• 25 Metascore
    • 40 Anita Gates
    Venom certainly can't be called a good movie, but within its genre it's perfectly palatable.
    • tbd Metascore
    • 40 Anita Gates
    Rise to Power is notable for one achievement: It makes Sean Combs (better known, at the moment, as Diddy) unconvincing as a rich man who enjoys power and luxuries.
    • 27 Metascore
    • 40 Anita Gates
    Mildly scary here and there. It does not play by all the horror movie rules (e.g., the black guy always dies first). And the cast is good-looking.
    • 42 Metascore
    • 40 Anita Gates
    Boss is billed as an action comedy, but it isn’t always clear what is part of the joke and what isn’t.
    • 25 Metascore
    • 40 Anita Gates
    The cast does a fine collective job, and Mr. Brill’s script flirts with clever charm here and there. But the whole film is a missed opportunity because the situations repeatedly defy credibility, and the humor never says anything remotely fresh about human nature or the world we live in.
    • 41 Metascore
    • 40 Anita Gates
    Thomas Carter, the director, whips us into a frenzy during the big winning-again-is-everything game, as all sports underdog movies must. But in the end, the only real impact is limited to a few scenes.
    • 40 Metascore
    • 40 Anita Gates
    The film means well but feels generic, strained and claustrophobic (despite several scenes at a deserted beach), with tight close-ups and sudden confrontations.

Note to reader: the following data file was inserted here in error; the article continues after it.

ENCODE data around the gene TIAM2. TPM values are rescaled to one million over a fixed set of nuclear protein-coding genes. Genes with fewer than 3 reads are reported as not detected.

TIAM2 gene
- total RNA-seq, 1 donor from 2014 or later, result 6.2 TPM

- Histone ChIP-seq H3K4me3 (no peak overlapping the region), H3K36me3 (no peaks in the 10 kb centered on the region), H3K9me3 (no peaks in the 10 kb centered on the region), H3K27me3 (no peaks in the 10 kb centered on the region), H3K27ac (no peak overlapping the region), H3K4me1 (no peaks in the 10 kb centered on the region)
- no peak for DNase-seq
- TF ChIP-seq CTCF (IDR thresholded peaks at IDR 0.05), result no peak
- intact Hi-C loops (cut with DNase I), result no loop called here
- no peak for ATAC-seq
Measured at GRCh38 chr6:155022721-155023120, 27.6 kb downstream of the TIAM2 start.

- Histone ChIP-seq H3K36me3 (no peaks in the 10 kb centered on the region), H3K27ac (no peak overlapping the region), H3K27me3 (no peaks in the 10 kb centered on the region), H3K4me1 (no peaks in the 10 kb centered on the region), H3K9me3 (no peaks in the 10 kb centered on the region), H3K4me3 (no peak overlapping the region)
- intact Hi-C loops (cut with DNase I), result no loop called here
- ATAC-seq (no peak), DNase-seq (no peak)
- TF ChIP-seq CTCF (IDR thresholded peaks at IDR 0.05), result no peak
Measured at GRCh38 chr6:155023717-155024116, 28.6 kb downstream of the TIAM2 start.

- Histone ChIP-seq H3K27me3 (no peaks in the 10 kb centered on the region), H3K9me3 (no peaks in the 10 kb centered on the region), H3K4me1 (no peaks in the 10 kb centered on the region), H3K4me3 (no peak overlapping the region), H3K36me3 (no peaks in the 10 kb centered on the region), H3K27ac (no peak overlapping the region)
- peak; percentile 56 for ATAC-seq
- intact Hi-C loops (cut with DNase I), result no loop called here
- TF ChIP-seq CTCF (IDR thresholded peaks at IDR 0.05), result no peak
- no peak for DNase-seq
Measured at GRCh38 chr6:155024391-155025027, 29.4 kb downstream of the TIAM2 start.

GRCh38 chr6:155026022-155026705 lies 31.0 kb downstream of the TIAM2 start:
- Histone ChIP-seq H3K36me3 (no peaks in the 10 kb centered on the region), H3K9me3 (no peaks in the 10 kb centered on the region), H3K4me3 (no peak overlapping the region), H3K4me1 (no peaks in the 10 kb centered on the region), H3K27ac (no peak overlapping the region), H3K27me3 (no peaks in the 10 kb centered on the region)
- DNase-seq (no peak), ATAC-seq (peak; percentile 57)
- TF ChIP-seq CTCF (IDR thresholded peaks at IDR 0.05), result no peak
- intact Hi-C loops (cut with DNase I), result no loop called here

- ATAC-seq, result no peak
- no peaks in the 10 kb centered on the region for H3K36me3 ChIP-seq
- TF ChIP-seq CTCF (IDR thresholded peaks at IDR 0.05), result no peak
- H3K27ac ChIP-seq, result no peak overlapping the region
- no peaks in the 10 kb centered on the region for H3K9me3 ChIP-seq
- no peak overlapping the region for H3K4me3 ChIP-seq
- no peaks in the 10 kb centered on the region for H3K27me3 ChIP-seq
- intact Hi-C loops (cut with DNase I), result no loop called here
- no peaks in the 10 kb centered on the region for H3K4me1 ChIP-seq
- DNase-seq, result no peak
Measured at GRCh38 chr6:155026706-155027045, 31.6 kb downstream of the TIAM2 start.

• 34 Metascore
    • 30 Anita Gates
    Not a shred of suspense enlivens the proceedings, and the movie's idea of humor is having a man slip and slide on a floor covered in blood.
    • 30 Metascore
    • 30 Anita Gates
    Most of this is old news. And the filmmakers never make a coherent case, at least not to the layperson. As a result, the film, which runs about 90 minutes, seems painfully long.
    • 11 Metascore
    • 30 Anita Gates
    Aaron Seltzer and Jason Friedberg, who wrote the screenplay, have crammed dozens of movie parodies into this deliberately juvenile spoof of romantic comedies. Mr. Seltzer, who directed, has made very few of them funny.
    • 36 Metascore
    • 30 Anita Gates
    The script, by Chris Haddock, leaves numerous questions unanswered. It also reflects the character depth and conversational complexity of a 14-year-old’s first effort at fiction.
    • 29 Metascore
    • 30 Anita Gates
    The script, by Mr. Greer and Helene Kvale, rolls along with lifeless, profoundly unimaginative dialogue.
    • 38 Metascore
    • 30 Anita Gates
    Things turn loud and desperate and stay that way.
    • 22 Metascore
    • 20 Anita Gates
    Although the characters repeatedly express their worship of “original art” in gilded frames, the script consists of singularly unoriginal dialogue.